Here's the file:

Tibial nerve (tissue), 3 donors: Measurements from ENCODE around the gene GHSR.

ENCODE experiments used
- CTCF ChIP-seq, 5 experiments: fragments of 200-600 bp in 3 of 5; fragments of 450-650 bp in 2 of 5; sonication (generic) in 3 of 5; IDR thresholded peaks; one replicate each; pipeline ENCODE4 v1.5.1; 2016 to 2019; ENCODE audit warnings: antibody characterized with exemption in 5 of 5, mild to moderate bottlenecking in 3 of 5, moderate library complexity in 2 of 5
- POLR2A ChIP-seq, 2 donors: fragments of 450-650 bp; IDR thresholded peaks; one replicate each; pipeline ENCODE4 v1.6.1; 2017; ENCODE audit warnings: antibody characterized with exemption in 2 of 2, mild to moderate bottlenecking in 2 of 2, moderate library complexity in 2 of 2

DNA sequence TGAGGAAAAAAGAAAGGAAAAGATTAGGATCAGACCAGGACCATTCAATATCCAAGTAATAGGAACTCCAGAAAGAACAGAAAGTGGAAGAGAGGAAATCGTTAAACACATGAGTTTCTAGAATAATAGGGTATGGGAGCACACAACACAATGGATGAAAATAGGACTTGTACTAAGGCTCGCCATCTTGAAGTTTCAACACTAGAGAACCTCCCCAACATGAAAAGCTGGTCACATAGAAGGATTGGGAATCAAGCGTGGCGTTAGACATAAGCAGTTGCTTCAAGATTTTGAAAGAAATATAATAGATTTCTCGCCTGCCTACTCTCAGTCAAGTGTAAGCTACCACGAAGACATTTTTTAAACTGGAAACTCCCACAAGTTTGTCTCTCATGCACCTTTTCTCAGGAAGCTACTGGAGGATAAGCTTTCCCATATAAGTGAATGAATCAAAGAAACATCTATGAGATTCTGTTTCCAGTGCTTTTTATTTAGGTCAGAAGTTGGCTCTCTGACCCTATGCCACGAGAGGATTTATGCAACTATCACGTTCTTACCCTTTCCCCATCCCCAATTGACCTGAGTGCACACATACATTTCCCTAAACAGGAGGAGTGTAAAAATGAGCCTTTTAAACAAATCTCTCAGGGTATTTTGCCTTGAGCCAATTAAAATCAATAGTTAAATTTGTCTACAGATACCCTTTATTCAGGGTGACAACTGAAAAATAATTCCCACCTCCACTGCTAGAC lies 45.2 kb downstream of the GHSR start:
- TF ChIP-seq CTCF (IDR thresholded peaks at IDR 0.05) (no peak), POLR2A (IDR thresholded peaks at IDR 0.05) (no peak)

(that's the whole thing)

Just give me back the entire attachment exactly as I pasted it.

Tibial nerve (tissue), 3 donors: Measurements from ENCODE around the gene GHSR.

ENCODE experiments used
- CTCF ChIP-seq, 5 experiments: fragments of 200-600 bp in 3 of 5; fragments of 450-650 bp in 2 of 5; sonication (generic) in 3 of 5; IDR thresholded peaks; one replicate each; pipeline ENCODE4 v1.5.1; 2016 to 2019; ENCODE audit warnings: antibody characterized with exemption in 5 of 5, mild to moderate bottlenecking in 3 of 5, moderate library complexity in 2 of 5
- POLR2A ChIP-seq, 2 donors: fragments of 450-650 bp; IDR thresholded peaks; one replicate each; pipeline ENCODE4 v1.6.1; 2017; ENCODE audit warnings: antibody characterized with exemption in 2 of 2, mild to moderate bottlenecking in 2 of 2, moderate library complexity in 2 of 2

DNA sequence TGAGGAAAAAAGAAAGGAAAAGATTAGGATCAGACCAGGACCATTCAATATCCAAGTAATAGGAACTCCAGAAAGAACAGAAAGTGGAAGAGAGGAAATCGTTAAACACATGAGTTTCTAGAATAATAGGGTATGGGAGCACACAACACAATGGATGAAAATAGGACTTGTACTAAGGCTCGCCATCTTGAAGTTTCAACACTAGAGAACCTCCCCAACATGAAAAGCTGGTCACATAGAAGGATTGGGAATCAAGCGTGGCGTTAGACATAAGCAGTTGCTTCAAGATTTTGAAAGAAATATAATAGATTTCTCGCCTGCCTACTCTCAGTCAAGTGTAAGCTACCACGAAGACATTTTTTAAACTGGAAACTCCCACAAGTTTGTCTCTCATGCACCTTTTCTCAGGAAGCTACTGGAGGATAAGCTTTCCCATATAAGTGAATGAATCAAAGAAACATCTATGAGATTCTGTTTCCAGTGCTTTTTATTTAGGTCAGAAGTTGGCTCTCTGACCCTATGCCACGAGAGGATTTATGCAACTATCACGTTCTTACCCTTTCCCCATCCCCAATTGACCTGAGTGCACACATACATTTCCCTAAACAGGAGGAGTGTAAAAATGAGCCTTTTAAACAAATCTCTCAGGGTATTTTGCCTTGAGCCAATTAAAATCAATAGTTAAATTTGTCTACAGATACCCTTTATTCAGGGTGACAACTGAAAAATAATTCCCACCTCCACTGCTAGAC lies 45.2 kb downstream of the GHSR start:
- TF ChIP-seq CTCF (IDR thresholded peaks at IDR 0.05) (no peak), POLR2A (IDR thresholded peaks at IDR 0.05) (no peak)